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passes for an argument to prove the existence of such a place. If there be no one image which rises to the height of the sublime, yet the confluence and assemblage of them all produces an effect equal to the grandest poetry. Xerxes' army that drank up whole rivers from their numbers may stand for single Achilles. Epicure Mammon is the most determined offspring of the author. It has the whole matter and copy of the father, eye, nose, lip, the trick of his frown: It is just such a swaggerer as contemporaries have described old Ben to be. Meercraft, Bobadil, the Host of the New Inn, have all his “image and superscription : " but Mammon is arrogant pretension personified. Sir Sampson Legend, in Love for Love, is such another lying overbearing character, but he does not come up to Epicure Mammon. What a “tow'ring bravery " there is in his sensuality! He affects no pleasure under a Sultan. It is as if “Egypt with Assyria strove in luxury.")
THE NEW INN; OR, THE LIGHT HEART:
BY THE SAME.
Lovel discovers to the Host of the New Inn his Love for
the LADY FRANCES, und his reasons for concealing
his Passion from her.
Host. But is your name Love-ill, sir, or Love-well?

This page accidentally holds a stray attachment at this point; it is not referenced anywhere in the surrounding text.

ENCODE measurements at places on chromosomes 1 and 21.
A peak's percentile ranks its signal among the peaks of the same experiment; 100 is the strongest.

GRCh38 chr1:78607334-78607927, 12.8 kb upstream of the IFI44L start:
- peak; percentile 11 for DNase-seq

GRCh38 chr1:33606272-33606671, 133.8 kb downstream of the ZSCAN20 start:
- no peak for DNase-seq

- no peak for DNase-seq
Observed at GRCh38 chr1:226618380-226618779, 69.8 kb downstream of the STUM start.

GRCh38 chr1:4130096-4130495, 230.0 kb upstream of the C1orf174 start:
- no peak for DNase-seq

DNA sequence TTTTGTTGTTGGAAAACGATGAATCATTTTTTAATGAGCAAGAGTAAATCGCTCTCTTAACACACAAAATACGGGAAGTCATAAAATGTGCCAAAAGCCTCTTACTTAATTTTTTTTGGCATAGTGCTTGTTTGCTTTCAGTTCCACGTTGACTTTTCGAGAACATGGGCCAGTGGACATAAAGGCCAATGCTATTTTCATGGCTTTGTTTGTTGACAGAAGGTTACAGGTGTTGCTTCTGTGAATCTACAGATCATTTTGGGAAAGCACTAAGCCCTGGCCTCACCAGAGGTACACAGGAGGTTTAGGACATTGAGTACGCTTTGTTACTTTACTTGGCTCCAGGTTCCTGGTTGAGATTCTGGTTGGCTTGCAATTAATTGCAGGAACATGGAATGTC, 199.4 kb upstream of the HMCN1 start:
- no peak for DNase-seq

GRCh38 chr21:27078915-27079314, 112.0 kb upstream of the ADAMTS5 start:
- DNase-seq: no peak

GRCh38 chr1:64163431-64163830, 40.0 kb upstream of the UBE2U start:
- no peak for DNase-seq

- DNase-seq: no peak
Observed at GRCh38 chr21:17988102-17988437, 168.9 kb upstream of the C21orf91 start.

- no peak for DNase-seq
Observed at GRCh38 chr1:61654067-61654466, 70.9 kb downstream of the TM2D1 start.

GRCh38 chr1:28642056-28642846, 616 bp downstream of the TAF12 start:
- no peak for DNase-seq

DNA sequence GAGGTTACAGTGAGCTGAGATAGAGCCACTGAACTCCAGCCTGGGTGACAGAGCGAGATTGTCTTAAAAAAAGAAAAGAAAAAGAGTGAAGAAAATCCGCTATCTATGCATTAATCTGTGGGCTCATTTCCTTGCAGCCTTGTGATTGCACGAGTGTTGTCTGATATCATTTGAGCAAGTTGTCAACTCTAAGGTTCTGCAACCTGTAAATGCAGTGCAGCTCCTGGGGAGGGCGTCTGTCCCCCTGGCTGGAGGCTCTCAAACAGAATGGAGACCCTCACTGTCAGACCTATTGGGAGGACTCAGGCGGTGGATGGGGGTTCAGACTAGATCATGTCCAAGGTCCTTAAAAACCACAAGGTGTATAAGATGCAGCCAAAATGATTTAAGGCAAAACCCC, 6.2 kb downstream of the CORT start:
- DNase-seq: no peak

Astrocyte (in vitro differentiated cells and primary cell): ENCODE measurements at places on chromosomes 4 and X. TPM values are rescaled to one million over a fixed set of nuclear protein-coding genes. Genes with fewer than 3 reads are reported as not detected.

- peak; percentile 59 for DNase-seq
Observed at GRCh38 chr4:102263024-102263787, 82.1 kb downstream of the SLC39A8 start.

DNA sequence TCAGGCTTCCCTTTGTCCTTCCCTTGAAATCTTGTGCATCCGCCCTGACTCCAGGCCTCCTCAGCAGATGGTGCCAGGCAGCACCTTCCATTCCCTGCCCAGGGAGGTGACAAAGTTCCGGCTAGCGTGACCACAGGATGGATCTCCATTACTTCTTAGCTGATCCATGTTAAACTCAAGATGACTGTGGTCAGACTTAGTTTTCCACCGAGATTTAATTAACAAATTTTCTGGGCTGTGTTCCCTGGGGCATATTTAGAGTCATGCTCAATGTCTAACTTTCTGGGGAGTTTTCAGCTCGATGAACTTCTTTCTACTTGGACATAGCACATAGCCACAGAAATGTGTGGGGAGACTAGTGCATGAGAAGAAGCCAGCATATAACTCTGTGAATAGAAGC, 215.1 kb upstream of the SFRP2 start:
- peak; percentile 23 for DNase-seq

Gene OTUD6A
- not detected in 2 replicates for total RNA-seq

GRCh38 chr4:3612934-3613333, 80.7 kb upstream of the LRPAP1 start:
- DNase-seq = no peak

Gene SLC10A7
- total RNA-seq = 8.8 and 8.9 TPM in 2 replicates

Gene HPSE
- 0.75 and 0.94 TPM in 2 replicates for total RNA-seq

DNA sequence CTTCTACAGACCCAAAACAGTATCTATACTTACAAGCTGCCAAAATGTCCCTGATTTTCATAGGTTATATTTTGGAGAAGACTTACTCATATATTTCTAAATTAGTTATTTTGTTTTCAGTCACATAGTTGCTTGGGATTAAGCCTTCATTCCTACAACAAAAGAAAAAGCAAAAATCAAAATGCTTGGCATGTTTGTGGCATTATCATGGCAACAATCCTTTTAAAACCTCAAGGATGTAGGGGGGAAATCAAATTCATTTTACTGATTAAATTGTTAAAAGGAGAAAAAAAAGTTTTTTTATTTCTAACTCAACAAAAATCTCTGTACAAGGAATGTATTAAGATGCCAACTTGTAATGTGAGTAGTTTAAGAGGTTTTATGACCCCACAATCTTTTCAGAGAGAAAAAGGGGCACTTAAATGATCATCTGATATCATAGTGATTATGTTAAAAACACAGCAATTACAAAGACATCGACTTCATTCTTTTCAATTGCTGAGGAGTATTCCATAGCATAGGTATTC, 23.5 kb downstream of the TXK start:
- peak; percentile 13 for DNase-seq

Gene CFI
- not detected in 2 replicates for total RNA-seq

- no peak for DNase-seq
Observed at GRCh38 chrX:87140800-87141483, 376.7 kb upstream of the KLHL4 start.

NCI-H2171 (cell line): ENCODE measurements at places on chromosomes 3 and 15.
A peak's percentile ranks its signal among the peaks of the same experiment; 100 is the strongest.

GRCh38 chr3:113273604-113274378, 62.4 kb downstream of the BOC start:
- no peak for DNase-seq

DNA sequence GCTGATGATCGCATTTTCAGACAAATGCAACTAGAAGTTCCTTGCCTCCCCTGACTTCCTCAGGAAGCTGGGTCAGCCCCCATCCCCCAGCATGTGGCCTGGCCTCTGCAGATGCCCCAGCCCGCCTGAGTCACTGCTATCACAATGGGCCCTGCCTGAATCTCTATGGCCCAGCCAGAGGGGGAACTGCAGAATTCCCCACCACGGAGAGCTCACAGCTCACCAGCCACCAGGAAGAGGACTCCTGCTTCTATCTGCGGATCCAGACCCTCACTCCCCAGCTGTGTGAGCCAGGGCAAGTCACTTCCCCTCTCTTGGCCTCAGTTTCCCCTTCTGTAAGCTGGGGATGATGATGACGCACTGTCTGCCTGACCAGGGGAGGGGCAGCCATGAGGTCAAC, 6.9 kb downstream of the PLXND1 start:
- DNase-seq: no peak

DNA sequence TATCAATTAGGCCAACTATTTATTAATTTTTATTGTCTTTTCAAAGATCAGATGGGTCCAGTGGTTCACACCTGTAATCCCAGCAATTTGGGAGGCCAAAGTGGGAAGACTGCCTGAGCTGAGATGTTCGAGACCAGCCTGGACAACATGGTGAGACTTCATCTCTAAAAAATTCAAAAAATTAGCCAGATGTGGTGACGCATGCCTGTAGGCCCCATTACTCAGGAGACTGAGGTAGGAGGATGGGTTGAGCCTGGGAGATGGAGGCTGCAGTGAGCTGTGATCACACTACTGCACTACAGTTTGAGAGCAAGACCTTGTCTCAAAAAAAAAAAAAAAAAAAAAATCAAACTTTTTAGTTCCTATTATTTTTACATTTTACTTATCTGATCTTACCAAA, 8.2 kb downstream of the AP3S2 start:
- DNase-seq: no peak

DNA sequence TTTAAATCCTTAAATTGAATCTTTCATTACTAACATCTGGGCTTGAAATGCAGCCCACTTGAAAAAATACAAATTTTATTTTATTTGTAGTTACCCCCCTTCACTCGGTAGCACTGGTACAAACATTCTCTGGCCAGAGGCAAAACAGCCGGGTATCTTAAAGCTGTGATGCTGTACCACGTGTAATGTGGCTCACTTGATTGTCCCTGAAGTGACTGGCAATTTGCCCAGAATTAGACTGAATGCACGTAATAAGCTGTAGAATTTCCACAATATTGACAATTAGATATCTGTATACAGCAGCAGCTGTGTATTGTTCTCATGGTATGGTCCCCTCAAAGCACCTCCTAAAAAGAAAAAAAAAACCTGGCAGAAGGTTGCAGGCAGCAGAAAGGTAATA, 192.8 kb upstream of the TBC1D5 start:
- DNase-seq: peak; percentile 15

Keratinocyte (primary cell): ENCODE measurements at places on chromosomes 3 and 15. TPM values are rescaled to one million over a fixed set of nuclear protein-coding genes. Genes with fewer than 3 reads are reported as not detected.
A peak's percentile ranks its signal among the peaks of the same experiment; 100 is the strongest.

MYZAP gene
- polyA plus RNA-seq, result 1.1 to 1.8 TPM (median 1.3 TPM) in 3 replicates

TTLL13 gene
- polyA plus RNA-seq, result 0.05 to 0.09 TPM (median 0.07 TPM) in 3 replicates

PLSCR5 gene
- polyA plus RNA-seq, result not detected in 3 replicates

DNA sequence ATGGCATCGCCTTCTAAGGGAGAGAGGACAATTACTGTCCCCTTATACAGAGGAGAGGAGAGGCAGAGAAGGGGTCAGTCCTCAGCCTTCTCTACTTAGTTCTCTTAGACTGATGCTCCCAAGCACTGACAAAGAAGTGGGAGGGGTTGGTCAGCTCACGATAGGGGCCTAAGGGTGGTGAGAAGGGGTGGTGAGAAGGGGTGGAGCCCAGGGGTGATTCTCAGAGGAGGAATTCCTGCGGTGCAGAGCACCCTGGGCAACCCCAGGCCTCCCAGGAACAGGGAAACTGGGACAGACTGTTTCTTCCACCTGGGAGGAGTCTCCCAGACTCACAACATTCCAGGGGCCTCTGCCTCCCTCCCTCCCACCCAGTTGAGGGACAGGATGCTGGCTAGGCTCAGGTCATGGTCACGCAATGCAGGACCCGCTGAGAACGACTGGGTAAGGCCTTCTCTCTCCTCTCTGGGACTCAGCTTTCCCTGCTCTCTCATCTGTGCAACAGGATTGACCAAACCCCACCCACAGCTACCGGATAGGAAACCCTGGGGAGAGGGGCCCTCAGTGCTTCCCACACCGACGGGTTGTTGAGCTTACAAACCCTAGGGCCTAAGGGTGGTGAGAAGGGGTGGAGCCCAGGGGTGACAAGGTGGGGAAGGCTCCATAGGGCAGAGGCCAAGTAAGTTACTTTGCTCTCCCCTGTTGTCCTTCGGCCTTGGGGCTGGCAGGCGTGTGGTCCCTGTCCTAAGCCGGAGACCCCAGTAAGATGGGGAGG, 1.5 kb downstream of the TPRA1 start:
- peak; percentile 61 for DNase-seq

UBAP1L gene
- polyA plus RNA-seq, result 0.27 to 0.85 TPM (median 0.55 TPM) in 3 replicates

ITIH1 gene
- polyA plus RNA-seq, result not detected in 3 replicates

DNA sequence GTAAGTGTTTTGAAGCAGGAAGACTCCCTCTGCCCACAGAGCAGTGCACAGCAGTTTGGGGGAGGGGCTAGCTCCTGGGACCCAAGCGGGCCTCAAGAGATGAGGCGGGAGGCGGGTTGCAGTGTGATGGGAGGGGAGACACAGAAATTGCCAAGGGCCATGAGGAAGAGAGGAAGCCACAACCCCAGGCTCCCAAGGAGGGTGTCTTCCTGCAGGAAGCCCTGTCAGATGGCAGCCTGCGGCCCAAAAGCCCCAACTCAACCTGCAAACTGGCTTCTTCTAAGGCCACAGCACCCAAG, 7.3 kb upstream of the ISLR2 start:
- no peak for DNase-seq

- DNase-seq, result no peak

Lov. I do not know it myself,
Host. How then I
Lov. I have sent her toys, verses, and anagrams, 10 Trials of wit, mere trifles, she has commended, But knew not whence they came, nor could she guess.
Host. This was a pretty riddling way of wooing !
Lov. I oft have been too in her company,
20 When you were silent and not said a word ? Lov. O but I loved the more ; and she might
read it Best in my silence, had she been Host.
as melancholic, As you are. Pray you, why would you stand mute, sir ?
Lov. Othereon hangs a history, mine host. Did you ever know or hear of the Lord Beaufort, Who serv'd so bravely in France ? I was his page, And, ere he died, his friend! I follow'd him First in the wars, and in the times of peace 30 I waited on his studies ; which were right. He had no Arthurs, nor no Rosicleers, No Knights of the Sun, nor Amadis de Gauls, Primalions, and Pantagruels, public nothings ; Abortives of the fabulous dark cloister, Sent out to poison courts, and infest manners : But great Achilles', Agamemnon's acts, Sage Nestor's counsels, and Ulysses' sleights, Tydides' fortitude, as Homer wrought them In his immortal fancy, for examples
40 Of the heroic virtue. Or, as Virgil,
That master of the Epic Poem, limn'd
LORD BEAUFORT, and other Guests of the New Inn, defines what Love is. Lov. What else Is love, but the most noble, pure affection Of what is truly beautiful and fair, Desire of union with the thing beloved ?
30 Beau. I have read somewhere, that man and woman Were, in the first creation, both one piece, And being cleft asunder, ever since Love was an appetite to be rejoin'd.
Lov. It is a fable of Plato's, in his banquet, And utter'd there by Aristophanes.
Host. 'Twas well remember'd here, and to good
But on with your description what love is.